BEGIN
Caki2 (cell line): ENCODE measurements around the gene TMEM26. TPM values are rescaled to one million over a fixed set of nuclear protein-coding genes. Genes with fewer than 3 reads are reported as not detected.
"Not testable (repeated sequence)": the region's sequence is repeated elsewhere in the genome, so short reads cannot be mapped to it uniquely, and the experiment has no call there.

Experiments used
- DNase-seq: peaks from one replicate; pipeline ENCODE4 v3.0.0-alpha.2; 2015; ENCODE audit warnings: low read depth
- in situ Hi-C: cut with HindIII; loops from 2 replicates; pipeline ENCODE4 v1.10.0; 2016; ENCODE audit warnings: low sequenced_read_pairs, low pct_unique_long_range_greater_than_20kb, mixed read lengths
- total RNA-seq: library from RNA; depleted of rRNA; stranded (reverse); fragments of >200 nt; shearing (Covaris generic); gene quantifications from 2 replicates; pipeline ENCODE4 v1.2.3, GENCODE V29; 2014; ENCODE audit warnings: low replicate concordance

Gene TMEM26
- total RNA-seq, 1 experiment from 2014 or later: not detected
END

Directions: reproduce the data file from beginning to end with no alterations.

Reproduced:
Caki2 (cell line): ENCODE measurements around the gene TMEM26. TPM values are rescaled to one million over a fixed set of nuclear protein-coding genes. Genes with fewer than 3 reads are reported as not detected.
"Not testable (repeated sequence)": the region's sequence is repeated elsewhere in the genome, so short reads cannot be mapped to it uniquely, and the experiment has no call there.

Experiments used
- DNase-seq: peaks from one replicate; pipeline ENCODE4 v3.0.0-alpha.2; 2015; ENCODE audit warnings: low read depth
- in situ Hi-C: cut with HindIII; loops from 2 replicates; pipeline ENCODE4 v1.10.0; 2016; ENCODE audit warnings: low sequenced_read_pairs, low pct_unique_long_range_greater_than_20kb, mixed read lengths
- total RNA-seq: library from RNA; depleted of rRNA; stranded (reverse); fragments of >200 nt; shearing (Covaris generic); gene quantifications from 2 replicates; pipeline ENCODE4 v1.2.3, GENCODE V29; 2014; ENCODE audit warnings: low replicate concordance

Gene TMEM26
- total RNA-seq, 1 experiment from 2014 or later: not detected